Peabody Museum of Natural History (Yale University)

Papilionidae; swallowtail butterfly, Papua New Guinea, Australia. Yale University: Peabody Museum of Natural History;

The Peabody Museum of Natural History at Yale University is partnering with Artstor to make approximately 11,420 images from the Museum's permanent collection and photographic archives available through the Digital Library.

A selection of approximately 1,000 highlights from the Museum's natural history collections will be made available in the Artstor Digital Library, including documentation of specimens of dinosaurs and mammals, as well as depictions of the same in the famous murals that adorn the Museum's Great Hall—Age of Reptiles and Age of Mammals by Rudolph Franz Zallinger (1919-1995). These images will be joined by approximately 420 images of African art, such as textiles, costumes, basket and bead work, weapons, tools, and ritual objects. In addition, Artstor is sponsoring a pilot project to produce three-dimensional imagery for African objects housed at the Museum and the Yale University Art Gallery. Through an ongoing collaboration, both museums seek to provide greater access to their unique permanent collections and develop an integrated digital collection in ARTstor that brings together materials currently housed at separate Yale institutions.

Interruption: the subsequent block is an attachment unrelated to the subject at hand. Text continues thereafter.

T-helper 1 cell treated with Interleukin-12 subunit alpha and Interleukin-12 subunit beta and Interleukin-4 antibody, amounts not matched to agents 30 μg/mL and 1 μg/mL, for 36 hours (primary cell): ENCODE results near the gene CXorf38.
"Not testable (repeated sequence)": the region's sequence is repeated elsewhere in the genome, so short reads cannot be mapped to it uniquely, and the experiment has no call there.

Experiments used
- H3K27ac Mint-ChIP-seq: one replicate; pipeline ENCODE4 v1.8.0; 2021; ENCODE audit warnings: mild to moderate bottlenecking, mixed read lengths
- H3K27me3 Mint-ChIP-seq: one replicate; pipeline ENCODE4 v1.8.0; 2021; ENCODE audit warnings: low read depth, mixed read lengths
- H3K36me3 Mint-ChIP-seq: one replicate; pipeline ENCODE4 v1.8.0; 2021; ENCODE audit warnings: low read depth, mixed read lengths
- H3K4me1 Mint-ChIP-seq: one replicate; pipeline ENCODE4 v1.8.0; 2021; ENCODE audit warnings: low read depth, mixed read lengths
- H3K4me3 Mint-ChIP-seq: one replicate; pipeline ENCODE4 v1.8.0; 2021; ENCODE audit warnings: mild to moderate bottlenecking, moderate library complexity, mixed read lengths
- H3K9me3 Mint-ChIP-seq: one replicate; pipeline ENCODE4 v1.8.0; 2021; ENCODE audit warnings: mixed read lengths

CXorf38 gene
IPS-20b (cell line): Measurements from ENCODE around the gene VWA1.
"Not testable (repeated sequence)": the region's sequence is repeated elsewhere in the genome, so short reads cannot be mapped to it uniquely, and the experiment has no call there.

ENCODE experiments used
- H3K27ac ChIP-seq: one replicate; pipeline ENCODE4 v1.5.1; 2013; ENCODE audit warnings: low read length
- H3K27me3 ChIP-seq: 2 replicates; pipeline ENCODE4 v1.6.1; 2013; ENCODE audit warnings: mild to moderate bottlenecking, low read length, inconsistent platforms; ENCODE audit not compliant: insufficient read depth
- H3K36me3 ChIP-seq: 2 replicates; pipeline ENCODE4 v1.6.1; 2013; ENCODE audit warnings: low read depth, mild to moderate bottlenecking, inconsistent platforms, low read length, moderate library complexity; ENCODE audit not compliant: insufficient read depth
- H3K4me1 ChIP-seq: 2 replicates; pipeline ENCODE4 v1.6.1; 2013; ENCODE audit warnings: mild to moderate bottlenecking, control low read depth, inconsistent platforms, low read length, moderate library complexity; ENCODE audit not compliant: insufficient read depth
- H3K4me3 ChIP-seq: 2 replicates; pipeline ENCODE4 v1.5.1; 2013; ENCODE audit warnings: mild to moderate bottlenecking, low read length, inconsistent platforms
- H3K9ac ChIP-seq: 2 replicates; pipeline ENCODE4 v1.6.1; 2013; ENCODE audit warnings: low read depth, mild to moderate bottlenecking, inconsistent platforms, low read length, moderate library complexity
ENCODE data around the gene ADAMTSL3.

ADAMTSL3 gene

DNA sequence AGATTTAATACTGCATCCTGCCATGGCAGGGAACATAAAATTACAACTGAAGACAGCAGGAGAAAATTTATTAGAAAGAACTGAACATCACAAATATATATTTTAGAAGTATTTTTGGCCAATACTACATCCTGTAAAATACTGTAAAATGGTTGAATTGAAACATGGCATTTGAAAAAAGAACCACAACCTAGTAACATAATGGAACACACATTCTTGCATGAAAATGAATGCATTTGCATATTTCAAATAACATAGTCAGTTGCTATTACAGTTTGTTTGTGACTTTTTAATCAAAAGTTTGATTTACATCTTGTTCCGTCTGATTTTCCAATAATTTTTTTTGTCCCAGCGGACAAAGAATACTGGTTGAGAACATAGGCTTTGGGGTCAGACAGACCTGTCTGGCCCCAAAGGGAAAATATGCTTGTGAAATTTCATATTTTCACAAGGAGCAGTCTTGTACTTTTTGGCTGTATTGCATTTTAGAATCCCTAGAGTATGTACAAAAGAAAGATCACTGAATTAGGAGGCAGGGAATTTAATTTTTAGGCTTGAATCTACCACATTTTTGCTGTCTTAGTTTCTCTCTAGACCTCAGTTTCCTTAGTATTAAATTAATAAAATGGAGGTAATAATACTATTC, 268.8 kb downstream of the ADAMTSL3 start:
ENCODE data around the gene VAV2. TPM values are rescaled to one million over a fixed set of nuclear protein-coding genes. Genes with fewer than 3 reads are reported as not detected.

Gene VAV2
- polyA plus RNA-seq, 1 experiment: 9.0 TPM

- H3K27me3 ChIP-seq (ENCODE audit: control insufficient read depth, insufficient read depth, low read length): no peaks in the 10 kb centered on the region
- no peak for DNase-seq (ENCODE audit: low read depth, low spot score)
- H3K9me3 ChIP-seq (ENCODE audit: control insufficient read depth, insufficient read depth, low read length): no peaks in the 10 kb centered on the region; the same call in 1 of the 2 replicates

The Museum will also contribute approximately 10,000 images from its archival collections, a majority of which will consist of archaeological and ethnographic objects. Among the archival collections is The Irving Rouse Archive of Caribbean Archaeology, over 4,000 images from excavations undertaken on sites in Antigua, Cuba, Haiti, Puerto Rico, Trinidad, and other Caribbean islands, as well as in Venezuela and Florida by Irving Rouse, longtime Curator of Anthropology at the Peabody Museum, along with Charles J. MacCurdy, Professor of Anthropology at Yale, colleagues, and students.

The Peabody Museum of Natural History at Yale University was founded in 1866, through a gift from philanthropist George Peabody. That same year, Peabody's nephew, Othniel Charles Marsh—who had persuaded his uncle to make the donation—went on to become the first director of the Museum and the first Professor of Paleontology at Yale University. After Peabody's death in 1869, Marsh used the inheritance from his uncle to begin assembling a collection of animal specimens, archeological objects, and ethnological artifacts. In 1898, Marsh donated his collections to Yale University, further enlarging the Museum's collections, which soon outgrew its original building. By 1925, the Museum moved to its current location, which boasts a two-story Great Hall large enough to display Marsh's massive dinosaur skeletons. Today, the Museum's permanent collection includes over 11 million specimens in anthropology, botany, entomology, geology, mineralogy, ornithology, paleobotany, paleontology, zoology, planetary science, and historical scientific instruments.